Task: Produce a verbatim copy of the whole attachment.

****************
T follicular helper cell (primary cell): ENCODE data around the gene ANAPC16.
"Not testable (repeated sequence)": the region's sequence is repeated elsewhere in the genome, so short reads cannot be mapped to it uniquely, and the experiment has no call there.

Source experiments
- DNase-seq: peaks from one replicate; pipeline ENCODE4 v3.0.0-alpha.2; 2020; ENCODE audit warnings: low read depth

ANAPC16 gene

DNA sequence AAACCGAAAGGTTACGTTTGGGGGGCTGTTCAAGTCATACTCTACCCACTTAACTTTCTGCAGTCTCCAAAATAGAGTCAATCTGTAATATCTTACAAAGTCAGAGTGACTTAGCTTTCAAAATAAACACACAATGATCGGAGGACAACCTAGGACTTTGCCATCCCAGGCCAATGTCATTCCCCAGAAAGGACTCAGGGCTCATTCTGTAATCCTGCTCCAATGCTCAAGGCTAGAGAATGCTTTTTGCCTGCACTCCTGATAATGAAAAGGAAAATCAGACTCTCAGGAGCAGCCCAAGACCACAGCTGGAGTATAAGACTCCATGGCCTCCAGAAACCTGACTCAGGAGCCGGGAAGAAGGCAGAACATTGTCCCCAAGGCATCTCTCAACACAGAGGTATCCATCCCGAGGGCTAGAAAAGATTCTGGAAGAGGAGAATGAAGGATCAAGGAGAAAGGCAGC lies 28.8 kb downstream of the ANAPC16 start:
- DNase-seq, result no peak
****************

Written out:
T follicular helper cell (primary cell): ENCODE data around the gene ANAPC16.
"Not testable (repeated sequence)": the region's sequence is repeated elsewhere in the genome, so short reads cannot be mapped to it uniquely, and the experiment has no call there.

Source experiments
- DNase-seq: peaks from one replicate; pipeline ENCODE4 v3.0.0-alpha.2; 2020; ENCODE audit warnings: low read depth

ANAPC16 gene

DNA sequence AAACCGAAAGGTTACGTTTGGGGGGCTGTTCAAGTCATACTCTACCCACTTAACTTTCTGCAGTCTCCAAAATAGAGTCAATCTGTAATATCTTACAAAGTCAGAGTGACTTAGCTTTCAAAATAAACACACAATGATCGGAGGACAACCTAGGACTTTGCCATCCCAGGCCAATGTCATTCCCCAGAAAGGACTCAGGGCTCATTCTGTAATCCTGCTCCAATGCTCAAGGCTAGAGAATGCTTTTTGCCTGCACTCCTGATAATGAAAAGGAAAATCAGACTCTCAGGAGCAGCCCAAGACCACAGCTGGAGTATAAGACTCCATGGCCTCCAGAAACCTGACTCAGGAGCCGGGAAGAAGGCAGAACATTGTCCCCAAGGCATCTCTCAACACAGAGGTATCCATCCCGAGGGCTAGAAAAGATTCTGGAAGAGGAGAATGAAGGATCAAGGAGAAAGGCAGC lies 28.8 kb downstream of the ANAPC16 start:
- DNase-seq, result no peak